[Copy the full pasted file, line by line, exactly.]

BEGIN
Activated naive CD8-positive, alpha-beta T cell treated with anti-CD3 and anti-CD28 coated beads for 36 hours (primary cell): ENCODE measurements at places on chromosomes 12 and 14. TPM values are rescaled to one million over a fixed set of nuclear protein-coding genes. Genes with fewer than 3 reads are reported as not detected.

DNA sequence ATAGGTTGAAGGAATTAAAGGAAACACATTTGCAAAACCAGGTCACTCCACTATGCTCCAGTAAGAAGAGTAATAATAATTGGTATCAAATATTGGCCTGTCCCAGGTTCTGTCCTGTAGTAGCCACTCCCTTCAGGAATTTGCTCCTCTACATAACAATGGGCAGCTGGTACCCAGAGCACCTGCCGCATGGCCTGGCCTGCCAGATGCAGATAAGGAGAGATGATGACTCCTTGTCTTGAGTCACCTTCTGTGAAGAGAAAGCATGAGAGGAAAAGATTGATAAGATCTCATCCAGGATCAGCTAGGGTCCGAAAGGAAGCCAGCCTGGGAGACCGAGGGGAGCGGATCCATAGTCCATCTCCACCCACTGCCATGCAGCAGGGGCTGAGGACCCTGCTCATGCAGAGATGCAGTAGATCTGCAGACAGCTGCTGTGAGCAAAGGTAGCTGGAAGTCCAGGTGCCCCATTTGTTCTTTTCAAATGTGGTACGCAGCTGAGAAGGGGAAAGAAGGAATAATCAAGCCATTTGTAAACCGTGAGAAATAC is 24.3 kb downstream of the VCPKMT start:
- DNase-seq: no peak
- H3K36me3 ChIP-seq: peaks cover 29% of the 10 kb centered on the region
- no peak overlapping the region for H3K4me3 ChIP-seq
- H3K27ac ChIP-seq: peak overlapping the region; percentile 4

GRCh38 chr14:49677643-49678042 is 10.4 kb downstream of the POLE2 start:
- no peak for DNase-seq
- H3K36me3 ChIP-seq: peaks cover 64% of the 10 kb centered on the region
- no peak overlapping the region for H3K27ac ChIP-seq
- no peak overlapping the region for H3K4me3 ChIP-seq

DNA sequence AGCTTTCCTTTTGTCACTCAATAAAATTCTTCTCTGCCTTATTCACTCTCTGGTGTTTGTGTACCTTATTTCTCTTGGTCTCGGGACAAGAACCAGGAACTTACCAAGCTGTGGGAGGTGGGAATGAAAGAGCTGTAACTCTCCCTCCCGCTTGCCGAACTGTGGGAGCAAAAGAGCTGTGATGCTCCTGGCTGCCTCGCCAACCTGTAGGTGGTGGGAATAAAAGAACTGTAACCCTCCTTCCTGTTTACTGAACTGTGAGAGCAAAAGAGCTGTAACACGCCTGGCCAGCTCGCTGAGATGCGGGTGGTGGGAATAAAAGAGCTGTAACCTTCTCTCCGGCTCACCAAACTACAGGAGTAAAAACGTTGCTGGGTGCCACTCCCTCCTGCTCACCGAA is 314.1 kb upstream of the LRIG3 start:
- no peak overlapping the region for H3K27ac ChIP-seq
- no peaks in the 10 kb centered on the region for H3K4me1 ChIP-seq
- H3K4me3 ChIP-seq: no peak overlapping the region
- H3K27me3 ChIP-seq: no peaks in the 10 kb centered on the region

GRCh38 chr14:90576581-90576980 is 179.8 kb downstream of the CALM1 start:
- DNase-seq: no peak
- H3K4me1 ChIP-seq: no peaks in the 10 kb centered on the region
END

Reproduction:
Activated naive CD8-positive, alpha-beta T cell treated with anti-CD3 and anti-CD28 coated beads for 36 hours (primary cell): ENCODE measurements at places on chromosomes 12 and 14. TPM values are rescaled to one million over a fixed set of nuclear protein-coding genes. Genes with fewer than 3 reads are reported as not detected.

DNA sequence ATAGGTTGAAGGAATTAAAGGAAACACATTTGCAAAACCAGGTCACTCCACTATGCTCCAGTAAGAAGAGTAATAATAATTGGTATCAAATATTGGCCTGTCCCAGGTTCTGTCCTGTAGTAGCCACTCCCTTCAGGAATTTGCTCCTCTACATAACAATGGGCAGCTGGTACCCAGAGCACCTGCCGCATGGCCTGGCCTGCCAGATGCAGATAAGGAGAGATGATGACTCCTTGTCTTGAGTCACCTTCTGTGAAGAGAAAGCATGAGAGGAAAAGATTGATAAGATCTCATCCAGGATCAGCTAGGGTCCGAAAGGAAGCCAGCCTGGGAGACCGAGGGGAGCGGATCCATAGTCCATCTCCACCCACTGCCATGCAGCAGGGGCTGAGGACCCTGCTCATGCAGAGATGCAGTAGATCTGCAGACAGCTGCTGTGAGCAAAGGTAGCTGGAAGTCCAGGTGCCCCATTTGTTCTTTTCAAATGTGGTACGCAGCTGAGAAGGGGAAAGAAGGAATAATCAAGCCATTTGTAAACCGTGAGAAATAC is 24.3 kb downstream of the VCPKMT start:
- DNase-seq: no peak
- H3K36me3 ChIP-seq: peaks cover 29% of the 10 kb centered on the region
- no peak overlapping the region for H3K4me3 ChIP-seq
- H3K27ac ChIP-seq: peak overlapping the region; percentile 4

GRCh38 chr14:49677643-49678042 is 10.4 kb downstream of the POLE2 start:
- no peak for DNase-seq
- H3K36me3 ChIP-seq: peaks cover 64% of the 10 kb centered on the region
- no peak overlapping the region for H3K27ac ChIP-seq
- no peak overlapping the region for H3K4me3 ChIP-seq

DNA sequence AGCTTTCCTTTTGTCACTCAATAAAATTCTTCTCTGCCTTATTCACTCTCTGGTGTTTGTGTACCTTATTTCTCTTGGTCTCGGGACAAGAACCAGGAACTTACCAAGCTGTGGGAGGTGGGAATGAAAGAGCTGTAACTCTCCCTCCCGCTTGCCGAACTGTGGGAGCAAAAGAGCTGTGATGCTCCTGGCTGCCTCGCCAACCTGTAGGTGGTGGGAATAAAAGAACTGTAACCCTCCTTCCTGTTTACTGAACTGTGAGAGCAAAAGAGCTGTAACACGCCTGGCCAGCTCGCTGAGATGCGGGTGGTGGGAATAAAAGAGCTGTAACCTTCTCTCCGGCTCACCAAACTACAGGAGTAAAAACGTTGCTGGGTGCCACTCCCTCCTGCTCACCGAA is 314.1 kb upstream of the LRIG3 start:
- no peak overlapping the region for H3K27ac ChIP-seq
- no peaks in the 10 kb centered on the region for H3K4me1 ChIP-seq
- H3K4me3 ChIP-seq: no peak overlapping the region
- H3K27me3 ChIP-seq: no peaks in the 10 kb centered on the region

GRCh38 chr14:90576581-90576980 is 179.8 kb downstream of the CALM1 start:
- DNase-seq: no peak
- H3K4me1 ChIP-seq: no peaks in the 10 kb centered on the region